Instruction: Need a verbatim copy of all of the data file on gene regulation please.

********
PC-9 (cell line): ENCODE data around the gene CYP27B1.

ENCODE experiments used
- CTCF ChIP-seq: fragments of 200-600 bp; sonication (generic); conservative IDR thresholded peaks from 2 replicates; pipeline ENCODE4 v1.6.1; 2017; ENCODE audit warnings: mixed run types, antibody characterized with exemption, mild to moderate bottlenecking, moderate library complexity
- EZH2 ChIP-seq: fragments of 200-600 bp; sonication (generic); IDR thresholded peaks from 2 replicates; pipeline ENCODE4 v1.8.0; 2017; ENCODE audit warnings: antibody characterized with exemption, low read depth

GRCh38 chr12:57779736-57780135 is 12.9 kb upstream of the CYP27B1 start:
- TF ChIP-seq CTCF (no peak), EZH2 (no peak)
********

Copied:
PC-9 (cell line): ENCODE data around the gene CYP27B1.

ENCODE experiments used
- CTCF ChIP-seq: fragments of 200-600 bp; sonication (generic); conservative IDR thresholded peaks from 2 replicates; pipeline ENCODE4 v1.6.1; 2017; ENCODE audit warnings: mixed run types, antibody characterized with exemption, mild to moderate bottlenecking, moderate library complexity
- EZH2 ChIP-seq: fragments of 200-600 bp; sonication (generic); IDR thresholded peaks from 2 replicates; pipeline ENCODE4 v1.8.0; 2017; ENCODE audit warnings: antibody characterized with exemption, low read depth

GRCh38 chr12:57779736-57780135 is 12.9 kb upstream of the CYP27B1 start:
- TF ChIP-seq CTCF (no peak), EZH2 (no peak)